In response to my last post, if you ever need evidence that face-to-face conversation still exists and a pre-iPhone civilization continues elsewhere outside the Bay Area, go literally anywhere in Paris other than the Louvre and soak it all in. Anywhere. Any bar. Any café. Any restaurant. In Paris, it's not merely a generational thing, or a sign of age. I hung out Sunday morning by the Sorbonne with all the college kids, and not one of them was on their phone while drinking coffee. All of them were talking and laughing, socializing. It's simply rude in Paris, I think, to stare at your phone or computer while you're out. Instead, there are folks reading the newspaper, studying books, chatting vivaciously, or simply gazing out at the world like any good flaneur should. Going out in Paris means not having to rush, to think about what's next on the agenda, or map out each hour of your day. You just sit there and talk. Or not talk. Whatever. 

If you live in California and thought that world was dead, it isn't. While I did see more yoga pants and joggers on the road than ever before, the French still smoke, drink, eat, and talk as much as they ever did. France has always protected its cultural values that way, which is ironically why Americans love it so much. We're not willing to take any official measures that might impact our freedom here at home, so we simply gush about how romantic it is when tradition continues elsewhere. Look at France's AOC wine appellation system as an example. The reason these winemaking cultures remain intact is because the law states that they must. You cannot make Chardonnay in Sancerre and call it Sancerre. You cannot make Syrah in Bordeaux and call it Bordeaux. Contrast that with Napa or Sonoma where what's made is mostly dictated by the market. Merlot is popular? Let's plant Merlot. Merlot is no longer popular? Let's rip it all out and replant it with Pinot Noir. That's what happened during the last decade because our culture revolves around doing whatever sells, or whatever seems best in the moment. That's not to say there aren't great winemaking traditions in California, because obviously there is a rich heritage here; it's just to say the only real protection for that history is the will of the consumer. Napa Cabernet culture continues because of our continual desire to drink it, that's it. Ultimately, you can plant anything in Napa and call it Napa. You can make Bourbon in Alaska or Alabama, it doesn't matter.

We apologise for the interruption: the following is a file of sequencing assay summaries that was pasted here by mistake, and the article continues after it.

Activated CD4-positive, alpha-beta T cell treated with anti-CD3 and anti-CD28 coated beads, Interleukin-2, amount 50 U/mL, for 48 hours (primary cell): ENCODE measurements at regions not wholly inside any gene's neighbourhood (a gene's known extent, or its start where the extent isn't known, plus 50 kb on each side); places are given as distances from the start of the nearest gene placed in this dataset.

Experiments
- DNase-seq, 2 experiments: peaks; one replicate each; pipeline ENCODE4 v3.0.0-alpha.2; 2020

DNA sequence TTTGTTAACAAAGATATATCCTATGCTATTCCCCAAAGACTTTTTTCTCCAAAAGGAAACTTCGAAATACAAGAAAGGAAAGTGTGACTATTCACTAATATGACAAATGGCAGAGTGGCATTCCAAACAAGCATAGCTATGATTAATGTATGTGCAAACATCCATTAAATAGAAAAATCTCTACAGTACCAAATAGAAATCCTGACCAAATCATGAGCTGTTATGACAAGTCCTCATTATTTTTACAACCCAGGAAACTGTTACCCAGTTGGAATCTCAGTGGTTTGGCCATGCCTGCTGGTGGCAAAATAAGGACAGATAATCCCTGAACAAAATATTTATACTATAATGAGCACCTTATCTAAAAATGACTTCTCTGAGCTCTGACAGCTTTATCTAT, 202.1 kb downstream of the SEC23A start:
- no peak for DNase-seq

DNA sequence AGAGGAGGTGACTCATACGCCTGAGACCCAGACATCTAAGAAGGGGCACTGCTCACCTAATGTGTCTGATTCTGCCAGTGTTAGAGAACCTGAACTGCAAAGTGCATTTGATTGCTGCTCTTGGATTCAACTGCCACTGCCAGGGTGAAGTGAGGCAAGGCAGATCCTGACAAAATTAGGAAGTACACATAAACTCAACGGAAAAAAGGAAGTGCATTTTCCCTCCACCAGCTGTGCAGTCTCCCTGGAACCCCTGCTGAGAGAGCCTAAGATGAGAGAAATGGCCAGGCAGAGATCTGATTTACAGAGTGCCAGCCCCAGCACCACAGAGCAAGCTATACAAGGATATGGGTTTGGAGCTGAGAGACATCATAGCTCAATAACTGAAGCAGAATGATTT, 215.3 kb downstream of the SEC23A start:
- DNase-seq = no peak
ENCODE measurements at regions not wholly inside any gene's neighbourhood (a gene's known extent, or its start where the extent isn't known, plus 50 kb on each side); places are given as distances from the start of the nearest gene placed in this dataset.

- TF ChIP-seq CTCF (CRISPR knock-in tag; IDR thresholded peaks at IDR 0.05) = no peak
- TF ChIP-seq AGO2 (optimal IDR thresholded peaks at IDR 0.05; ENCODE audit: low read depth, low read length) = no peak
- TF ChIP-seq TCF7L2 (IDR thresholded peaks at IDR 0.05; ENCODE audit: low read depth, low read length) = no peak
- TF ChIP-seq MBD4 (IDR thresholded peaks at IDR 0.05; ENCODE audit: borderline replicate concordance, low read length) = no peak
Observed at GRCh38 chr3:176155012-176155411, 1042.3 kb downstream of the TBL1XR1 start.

Imagine if America passed a law restricting Bourbon to Kentucky only. It might piss off loads of people (mainly the people trying to capitalize on the current fad), but I'd be in favor of it because frankly I don't drink much California or Arizona Bourbon. I'd support protecting that heritage moving forward, despite that fact that Bourbon has long been made in Pennsylvania and Indiana. In the short term, it seems like restrictive oversight, but in the long term that's how value and tradition are matured, cared for, and preserved. You pick something, you do it better or differently than anyone else, and you stick with it. Then you protect it by preventing others from copying that model and capitalizing on that name elsewhere without the same conditions or standards. For decades and decades, cheap California bulk wine has been marketed as Chablis and Burgundy. When I was in high school we used to buy handles of "Blush Chablis," a sweet rosé à la Carlo Rossi, and drink it out in the orchards. Never once in my life, however, have I seen a French bulk wine trying to market itself as "Napa rouge" or "Blush Sonoma." 

When you don't take any measures to protect tradition and culture, you open yourself up to sweeping movements of monumental change. In many cases, that unrestricted potential has been a positive thing for America and it's a longstanding part of what makes our country great. You might say that lack of restriction is indeed our heritage. However, in many other instances, that lack of a firm identity leaves our values vulnerable to the influence of money and the market.

Starbucks at Yosemite, anyone? 

-David Driscoll

David Driscoll